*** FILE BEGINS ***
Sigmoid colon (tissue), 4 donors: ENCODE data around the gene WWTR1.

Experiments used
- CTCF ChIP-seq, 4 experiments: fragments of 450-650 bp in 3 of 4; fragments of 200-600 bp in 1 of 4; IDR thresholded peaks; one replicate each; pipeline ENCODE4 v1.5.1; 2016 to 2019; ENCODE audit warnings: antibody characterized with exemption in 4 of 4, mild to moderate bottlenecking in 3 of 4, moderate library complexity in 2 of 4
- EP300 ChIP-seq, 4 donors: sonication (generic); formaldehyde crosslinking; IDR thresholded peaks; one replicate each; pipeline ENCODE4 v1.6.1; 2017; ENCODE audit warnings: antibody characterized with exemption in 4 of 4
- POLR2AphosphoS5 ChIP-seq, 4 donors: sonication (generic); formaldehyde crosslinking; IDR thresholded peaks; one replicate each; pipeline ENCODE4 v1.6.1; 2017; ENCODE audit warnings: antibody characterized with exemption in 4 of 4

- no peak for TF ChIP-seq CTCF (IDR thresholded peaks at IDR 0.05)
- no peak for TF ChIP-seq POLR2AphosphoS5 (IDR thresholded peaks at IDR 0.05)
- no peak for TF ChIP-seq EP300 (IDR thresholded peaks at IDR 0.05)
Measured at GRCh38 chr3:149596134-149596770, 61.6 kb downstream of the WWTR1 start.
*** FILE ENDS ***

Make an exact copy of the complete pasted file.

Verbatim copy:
Sigmoid colon (tissue), 4 donors: ENCODE data around the gene WWTR1.

Experiments used
- CTCF ChIP-seq, 4 experiments: fragments of 450-650 bp in 3 of 4; fragments of 200-600 bp in 1 of 4; IDR thresholded peaks; one replicate each; pipeline ENCODE4 v1.5.1; 2016 to 2019; ENCODE audit warnings: antibody characterized with exemption in 4 of 4, mild to moderate bottlenecking in 3 of 4, moderate library complexity in 2 of 4
- EP300 ChIP-seq, 4 donors: sonication (generic); formaldehyde crosslinking; IDR thresholded peaks; one replicate each; pipeline ENCODE4 v1.6.1; 2017; ENCODE audit warnings: antibody characterized with exemption in 4 of 4
- POLR2AphosphoS5 ChIP-seq, 4 donors: sonication (generic); formaldehyde crosslinking; IDR thresholded peaks; one replicate each; pipeline ENCODE4 v1.6.1; 2017; ENCODE audit warnings: antibody characterized with exemption in 4 of 4

- no peak for TF ChIP-seq CTCF (IDR thresholded peaks at IDR 0.05)
- no peak for TF ChIP-seq POLR2AphosphoS5 (IDR thresholded peaks at IDR 0.05)
- no peak for TF ChIP-seq EP300 (IDR thresholded peaks at IDR 0.05)
Measured at GRCh38 chr3:149596134-149596770, 61.6 kb downstream of the WWTR1 start.